Ali first. He is the man who finds himself in the most delicate situation. He has been drunk for a long, long time. He 5................... (negative present perfect) walk straight for hours. He doesn’t realise what‘s happening. The other students have 6................... (present perfect) put alcohol into his drinks all night.
The students have told him that he 7................... (possibility) be suffering from jet lag. Diplomatic relations 8................... (possibility) be cut off. Ali is desperately in love with Lady Forbsworth, the stripper, who isn’t a real ‘lady’ at all. He is sure that he 9................... (future ability) marry her and 10................... (future) take her back to the The Free People’s Republic of Zangonia. He is so rich, he 11................... (past possibility) found anyone else he wanted, but he had to choose a stripper!
Anja is a little bit fed up. It 12................... (possibility) be because Ahmet 13................... (to succeed in) get drunk again, and has been declaring his love for her. Ahmet is a little fed up because he 14................... (negative, present perfect - to succeed in ) convince Anja to get fixed up with him. He 15................... (negative ability) pick her up, and 16................... (negative future ability) pick her up tomorrow, because she just isn’t his type.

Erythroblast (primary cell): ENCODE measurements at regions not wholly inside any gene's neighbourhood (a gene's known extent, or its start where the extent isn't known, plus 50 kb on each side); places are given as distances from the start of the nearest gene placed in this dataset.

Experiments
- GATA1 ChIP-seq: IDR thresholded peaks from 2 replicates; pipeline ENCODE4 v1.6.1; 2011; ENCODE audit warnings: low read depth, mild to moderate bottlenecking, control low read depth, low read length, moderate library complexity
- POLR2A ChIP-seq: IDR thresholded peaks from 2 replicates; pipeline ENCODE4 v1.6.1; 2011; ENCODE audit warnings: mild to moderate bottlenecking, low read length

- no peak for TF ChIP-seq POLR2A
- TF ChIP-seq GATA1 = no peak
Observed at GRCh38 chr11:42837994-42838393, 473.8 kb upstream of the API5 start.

Sophie 17................... (negative) enjoy herself and 18 ................... (possibility, past) had fun in London, if they had visited some ‘normal’ places. She ................... (negative) wait to get home so she ................... (ability, positive) see her friends. She 19................... (ability, negative) stand the men but ................... (negative, present perfect) stop them chasing her.
François 20 ................... (to succeed in, negative) drink as much but he 21 ................... (negative) be quiet and he’s 22................... (to succeed in) be very offensive to everyone. The entertainment 23 ................... start soon!